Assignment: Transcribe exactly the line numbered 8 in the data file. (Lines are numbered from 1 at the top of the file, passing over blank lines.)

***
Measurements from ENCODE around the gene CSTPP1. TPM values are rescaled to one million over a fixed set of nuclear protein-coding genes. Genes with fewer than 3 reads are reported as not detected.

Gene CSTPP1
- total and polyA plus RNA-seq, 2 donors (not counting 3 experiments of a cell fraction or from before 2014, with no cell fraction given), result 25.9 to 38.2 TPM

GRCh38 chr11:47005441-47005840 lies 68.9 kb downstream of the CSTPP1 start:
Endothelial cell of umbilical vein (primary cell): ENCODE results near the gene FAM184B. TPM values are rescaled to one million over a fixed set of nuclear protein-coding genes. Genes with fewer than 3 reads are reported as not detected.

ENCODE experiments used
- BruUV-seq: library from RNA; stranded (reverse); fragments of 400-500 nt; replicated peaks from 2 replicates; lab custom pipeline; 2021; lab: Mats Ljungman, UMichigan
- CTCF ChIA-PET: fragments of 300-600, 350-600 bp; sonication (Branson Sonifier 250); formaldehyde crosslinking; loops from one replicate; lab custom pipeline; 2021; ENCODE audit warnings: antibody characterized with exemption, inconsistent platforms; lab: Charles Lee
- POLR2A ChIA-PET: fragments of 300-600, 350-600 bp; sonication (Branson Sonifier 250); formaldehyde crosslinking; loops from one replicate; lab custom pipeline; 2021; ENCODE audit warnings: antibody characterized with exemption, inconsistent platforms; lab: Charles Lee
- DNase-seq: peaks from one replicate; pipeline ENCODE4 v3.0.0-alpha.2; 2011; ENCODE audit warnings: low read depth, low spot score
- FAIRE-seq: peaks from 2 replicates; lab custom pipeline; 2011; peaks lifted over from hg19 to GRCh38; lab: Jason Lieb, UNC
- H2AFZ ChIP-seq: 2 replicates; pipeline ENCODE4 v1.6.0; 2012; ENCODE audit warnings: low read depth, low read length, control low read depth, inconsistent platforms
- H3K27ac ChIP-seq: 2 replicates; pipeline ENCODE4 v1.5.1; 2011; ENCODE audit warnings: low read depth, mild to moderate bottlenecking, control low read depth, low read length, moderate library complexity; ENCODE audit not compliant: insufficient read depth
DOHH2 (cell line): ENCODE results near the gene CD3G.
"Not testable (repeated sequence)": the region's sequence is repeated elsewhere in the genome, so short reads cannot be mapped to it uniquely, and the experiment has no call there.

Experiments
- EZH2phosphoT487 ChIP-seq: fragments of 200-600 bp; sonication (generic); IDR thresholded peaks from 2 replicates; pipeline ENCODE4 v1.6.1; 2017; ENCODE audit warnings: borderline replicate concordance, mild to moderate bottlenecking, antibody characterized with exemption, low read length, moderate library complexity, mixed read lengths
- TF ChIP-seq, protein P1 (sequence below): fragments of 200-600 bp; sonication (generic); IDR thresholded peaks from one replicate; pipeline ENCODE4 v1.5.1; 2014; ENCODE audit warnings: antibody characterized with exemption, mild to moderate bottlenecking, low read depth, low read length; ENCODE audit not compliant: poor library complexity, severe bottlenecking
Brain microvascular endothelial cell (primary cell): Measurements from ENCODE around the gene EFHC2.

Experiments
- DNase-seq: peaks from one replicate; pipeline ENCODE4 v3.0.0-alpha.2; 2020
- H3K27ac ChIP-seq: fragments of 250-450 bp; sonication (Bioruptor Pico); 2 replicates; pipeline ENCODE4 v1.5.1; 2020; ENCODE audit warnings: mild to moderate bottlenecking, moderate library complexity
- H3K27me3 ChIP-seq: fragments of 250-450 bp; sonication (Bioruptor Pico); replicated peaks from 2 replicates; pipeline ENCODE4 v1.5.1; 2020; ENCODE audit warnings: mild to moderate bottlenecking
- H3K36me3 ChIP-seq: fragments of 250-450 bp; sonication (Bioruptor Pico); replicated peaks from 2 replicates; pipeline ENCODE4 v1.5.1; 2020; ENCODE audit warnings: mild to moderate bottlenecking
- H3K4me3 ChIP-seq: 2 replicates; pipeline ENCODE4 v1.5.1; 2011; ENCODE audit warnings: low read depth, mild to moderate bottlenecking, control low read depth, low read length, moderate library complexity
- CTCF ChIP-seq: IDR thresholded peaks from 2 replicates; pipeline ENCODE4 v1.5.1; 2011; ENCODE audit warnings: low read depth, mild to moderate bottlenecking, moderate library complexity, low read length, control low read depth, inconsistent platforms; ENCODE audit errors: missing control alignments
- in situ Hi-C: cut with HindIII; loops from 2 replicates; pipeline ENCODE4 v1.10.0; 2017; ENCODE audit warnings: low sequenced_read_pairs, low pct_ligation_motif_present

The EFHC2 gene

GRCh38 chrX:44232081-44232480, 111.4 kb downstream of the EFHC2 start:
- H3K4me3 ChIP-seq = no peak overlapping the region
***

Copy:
- CTCF ChIA-PET: fragments of 300-600, 350-600 bp; sonication (Branson Sonifier 250); formaldehyde crosslinking; loops from one replicate; lab custom pipeline; 2021; ENCODE audit warnings: antibody characterized with exemption, inconsistent platforms; lab: Charles Lee